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Anchor lead: As many as half the tests available for Sars-CoV2 may not provide reliable results, Elizabeth Tracey reports

If you get tested for COVID-19, whether you suspect you might be infected or have been in the past, can you trust the results? An analysis in the British Medical Journal says maybe not, as many assays for antibodies are flawed and may provide either false negative or false positive results. Patricia Davidson, dean of the Johns Hopkins School of Nursing, comments.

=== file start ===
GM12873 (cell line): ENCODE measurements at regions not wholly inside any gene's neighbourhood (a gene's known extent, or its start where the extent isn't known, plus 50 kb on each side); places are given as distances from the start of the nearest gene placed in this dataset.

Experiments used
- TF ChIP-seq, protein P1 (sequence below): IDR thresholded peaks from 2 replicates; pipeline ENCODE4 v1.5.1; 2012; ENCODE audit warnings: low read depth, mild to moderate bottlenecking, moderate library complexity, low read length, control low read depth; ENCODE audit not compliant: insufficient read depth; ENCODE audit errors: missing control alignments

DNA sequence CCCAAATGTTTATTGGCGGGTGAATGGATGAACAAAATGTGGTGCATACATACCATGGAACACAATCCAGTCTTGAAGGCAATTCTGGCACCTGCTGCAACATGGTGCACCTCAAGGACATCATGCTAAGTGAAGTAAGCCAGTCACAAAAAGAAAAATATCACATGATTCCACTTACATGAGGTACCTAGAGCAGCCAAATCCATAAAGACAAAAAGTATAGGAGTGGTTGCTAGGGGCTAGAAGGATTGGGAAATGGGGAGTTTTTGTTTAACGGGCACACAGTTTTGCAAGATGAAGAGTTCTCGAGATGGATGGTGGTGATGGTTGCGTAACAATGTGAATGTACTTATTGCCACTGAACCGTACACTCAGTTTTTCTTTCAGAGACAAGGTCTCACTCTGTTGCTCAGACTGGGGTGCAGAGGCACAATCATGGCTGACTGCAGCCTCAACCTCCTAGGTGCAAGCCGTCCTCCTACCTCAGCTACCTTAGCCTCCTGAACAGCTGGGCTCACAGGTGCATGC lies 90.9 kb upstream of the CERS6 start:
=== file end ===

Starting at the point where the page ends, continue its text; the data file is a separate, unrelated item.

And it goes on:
Davidson: We’ve seen many examples where going too fast, not adhering to best practices has caught us short. We’ve even seen that in the scientific world, where in the race to get information out people haven’t looked at the quality of data and engaged in normal controls.  The number of assays out there is of concern because we know that the free market will sell these to people perhaps who have less capacity to discern them.   :31

Davidson is especially concerned about low and middle income countries, where these types of substandard tests are very difficult to detect and remove from the market. At Johns Hopkins, I’m Elizabeth Tracey.

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